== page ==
The Plotters by Un-su Kim (translated by Sora Kim-Russell) is a novel about a South Korean assassin determined to find out who are the “plotters” – those that give the orders to kill. This is the author’s first novel which has been translated to English.
- 304 pages
- Publisher: Doubleday
- Language: English
- ISBN-10: 0385544383
This book was right up my alley, dark humor, witty, ironic and a bit offbeat. The Plotters by Un-su Kim (translated by Sora Kim-Russell) is an engaging story which is sometimes brutal but often charming as well.
The book, goes in bizarre directions, exposing rivalries while keeping the reader interested in a plot which continues to evolve but never gets too convoluted. As with several works I read from that part of the world, this novel either cannot steer away from politics, which is perfectly legitimated and understandable.
With all its quirkiness and humor, the author does ask some good questions about politics and society, all wrapped up neatly in a great thriller. Are those that order the killing just as guilty as those pulling the trigger? As well as questions about what is evil itself.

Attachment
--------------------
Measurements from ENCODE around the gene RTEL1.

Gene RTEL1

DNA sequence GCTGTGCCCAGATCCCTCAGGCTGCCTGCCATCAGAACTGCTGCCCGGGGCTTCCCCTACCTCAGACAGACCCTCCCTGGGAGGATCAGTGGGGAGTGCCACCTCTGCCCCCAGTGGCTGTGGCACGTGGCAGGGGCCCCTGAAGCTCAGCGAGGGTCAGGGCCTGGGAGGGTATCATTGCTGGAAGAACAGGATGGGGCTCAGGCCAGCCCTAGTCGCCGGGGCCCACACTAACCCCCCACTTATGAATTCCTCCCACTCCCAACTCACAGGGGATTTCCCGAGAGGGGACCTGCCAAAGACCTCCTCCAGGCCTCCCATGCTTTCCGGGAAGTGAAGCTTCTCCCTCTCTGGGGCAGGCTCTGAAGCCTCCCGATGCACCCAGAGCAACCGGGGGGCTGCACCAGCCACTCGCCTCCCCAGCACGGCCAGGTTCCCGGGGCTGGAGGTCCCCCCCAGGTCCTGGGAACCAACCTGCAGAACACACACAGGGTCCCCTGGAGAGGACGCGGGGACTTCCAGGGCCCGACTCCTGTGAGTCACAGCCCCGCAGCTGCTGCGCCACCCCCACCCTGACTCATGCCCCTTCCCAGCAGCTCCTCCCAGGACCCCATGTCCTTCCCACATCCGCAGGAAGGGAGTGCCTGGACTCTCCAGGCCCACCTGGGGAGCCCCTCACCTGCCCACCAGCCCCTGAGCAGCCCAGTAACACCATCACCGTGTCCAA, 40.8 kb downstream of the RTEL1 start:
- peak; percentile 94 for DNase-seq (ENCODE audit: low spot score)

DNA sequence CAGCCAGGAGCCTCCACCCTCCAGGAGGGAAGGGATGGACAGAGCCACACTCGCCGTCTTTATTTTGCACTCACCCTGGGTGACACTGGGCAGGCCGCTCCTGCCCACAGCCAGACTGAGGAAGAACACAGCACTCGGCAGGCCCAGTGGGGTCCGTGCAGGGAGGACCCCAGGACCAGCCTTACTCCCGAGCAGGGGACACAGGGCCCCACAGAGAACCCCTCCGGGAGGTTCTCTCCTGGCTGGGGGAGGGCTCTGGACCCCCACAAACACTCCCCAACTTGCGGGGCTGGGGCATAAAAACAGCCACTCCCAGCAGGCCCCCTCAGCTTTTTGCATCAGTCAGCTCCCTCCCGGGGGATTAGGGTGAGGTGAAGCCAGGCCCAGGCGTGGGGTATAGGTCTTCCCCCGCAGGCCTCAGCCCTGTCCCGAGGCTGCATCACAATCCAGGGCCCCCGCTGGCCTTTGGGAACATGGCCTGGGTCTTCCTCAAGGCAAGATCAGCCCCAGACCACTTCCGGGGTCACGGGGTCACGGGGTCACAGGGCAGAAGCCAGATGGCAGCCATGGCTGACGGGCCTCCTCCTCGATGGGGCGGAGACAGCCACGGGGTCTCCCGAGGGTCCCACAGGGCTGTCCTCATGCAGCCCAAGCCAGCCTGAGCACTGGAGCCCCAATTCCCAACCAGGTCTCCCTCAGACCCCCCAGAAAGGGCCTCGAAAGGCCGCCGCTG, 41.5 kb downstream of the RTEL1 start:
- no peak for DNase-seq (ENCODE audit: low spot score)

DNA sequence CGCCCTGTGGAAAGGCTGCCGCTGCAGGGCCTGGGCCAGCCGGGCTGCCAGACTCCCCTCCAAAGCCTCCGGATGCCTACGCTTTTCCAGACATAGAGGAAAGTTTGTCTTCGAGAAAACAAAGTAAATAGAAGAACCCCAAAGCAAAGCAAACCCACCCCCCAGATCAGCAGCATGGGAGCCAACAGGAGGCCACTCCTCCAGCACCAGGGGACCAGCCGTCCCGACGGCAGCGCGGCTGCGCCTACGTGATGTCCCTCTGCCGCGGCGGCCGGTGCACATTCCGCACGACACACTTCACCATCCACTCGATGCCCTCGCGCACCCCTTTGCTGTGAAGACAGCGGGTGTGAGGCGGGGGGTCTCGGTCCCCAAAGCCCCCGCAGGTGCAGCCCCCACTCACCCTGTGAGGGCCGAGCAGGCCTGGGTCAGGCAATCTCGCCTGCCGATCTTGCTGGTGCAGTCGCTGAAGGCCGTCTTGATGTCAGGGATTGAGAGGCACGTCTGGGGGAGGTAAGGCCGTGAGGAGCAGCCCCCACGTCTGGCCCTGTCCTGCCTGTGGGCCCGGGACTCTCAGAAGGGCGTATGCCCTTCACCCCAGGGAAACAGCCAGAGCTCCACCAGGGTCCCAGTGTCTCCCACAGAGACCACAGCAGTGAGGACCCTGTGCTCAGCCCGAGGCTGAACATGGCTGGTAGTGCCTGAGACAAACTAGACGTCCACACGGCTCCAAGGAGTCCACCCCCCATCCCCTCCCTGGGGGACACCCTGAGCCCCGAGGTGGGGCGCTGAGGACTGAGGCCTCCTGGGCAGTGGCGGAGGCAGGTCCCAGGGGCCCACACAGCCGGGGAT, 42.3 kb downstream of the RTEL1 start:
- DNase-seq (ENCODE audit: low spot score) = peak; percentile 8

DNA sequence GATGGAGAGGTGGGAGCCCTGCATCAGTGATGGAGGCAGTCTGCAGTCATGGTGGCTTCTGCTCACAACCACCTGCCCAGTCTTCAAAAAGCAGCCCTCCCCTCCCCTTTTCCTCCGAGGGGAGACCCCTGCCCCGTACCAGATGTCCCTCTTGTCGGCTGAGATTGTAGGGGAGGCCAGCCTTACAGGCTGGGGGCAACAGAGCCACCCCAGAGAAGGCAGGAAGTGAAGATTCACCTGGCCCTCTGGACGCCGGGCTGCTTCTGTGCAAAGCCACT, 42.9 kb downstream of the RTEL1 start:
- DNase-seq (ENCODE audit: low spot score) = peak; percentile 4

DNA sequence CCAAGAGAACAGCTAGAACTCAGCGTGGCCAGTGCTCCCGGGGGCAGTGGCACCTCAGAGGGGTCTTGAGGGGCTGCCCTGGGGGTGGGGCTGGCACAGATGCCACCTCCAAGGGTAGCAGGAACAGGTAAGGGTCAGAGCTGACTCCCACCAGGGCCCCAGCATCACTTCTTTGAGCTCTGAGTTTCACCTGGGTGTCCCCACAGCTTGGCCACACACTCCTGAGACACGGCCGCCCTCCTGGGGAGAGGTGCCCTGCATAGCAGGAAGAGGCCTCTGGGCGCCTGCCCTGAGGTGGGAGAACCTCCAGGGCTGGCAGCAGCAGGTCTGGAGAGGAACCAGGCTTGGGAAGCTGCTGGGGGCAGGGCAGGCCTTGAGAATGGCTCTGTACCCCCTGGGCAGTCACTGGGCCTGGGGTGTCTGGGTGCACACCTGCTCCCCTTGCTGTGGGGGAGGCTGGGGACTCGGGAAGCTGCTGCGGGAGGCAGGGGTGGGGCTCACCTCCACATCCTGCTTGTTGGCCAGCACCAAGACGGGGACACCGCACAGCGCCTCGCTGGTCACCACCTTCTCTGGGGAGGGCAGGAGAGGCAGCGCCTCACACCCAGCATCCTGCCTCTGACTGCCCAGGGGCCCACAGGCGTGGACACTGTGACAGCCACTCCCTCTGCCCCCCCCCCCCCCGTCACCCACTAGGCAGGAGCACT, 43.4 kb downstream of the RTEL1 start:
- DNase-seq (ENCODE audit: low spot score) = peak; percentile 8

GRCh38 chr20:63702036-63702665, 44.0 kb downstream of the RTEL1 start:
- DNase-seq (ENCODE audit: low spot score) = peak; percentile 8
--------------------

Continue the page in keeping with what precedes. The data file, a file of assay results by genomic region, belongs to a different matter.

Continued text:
For a novel with such a violent theme, it is extremely sensitive with a narrative which flows beautifully. I must say some words about the great translation, which captured the atmosphere and sense of dark noir, tied up nicely in a clever narrative.
Reseng, was trained by a man named Old Raccoon in The Library of Dogs to become an assassin. In the corrupt underworld of South Korea though, alliances shift rapidly and Reseng is seeing his peers become the ones being hunted.
Trying to figure out who gives the orders to Old Raccoon, who put hits on his peers and maybe him, turns out to be even more dangerous for Reseng. That is until he meets three young women, a convenience store worker, her wheelchair-bound sister, and a cross-eyed obsessive knitter who have plans of their own.
Zohar — Man of la Book
Disclaimer: I got this book for free.
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